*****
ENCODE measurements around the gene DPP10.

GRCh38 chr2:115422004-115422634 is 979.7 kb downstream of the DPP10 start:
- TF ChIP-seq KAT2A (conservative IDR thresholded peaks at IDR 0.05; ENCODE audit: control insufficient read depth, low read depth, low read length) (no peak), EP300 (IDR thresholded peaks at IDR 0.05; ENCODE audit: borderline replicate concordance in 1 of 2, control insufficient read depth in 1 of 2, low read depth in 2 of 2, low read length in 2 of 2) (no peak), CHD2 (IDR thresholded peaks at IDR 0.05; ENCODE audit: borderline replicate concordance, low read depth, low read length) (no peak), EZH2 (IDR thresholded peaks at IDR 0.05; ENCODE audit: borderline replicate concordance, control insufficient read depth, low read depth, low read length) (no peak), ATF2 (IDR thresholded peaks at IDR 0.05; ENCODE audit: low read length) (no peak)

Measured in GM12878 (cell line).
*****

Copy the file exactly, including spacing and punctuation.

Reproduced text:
ENCODE measurements around the gene DPP10.

GRCh38 chr2:115422004-115422634 is 979.7 kb downstream of the DPP10 start:
- TF ChIP-seq KAT2A (conservative IDR thresholded peaks at IDR 0.05; ENCODE audit: control insufficient read depth, low read depth, low read length) (no peak), EP300 (IDR thresholded peaks at IDR 0.05; ENCODE audit: borderline replicate concordance in 1 of 2, control insufficient read depth in 1 of 2, low read depth in 2 of 2, low read length in 2 of 2) (no peak), CHD2 (IDR thresholded peaks at IDR 0.05; ENCODE audit: borderline replicate concordance, low read depth, low read length) (no peak), EZH2 (IDR thresholded peaks at IDR 0.05; ENCODE audit: borderline replicate concordance, control insufficient read depth, low read depth, low read length) (no peak), ATF2 (IDR thresholded peaks at IDR 0.05; ENCODE audit: low read length) (no peak)

Measured in GM12878 (cell line).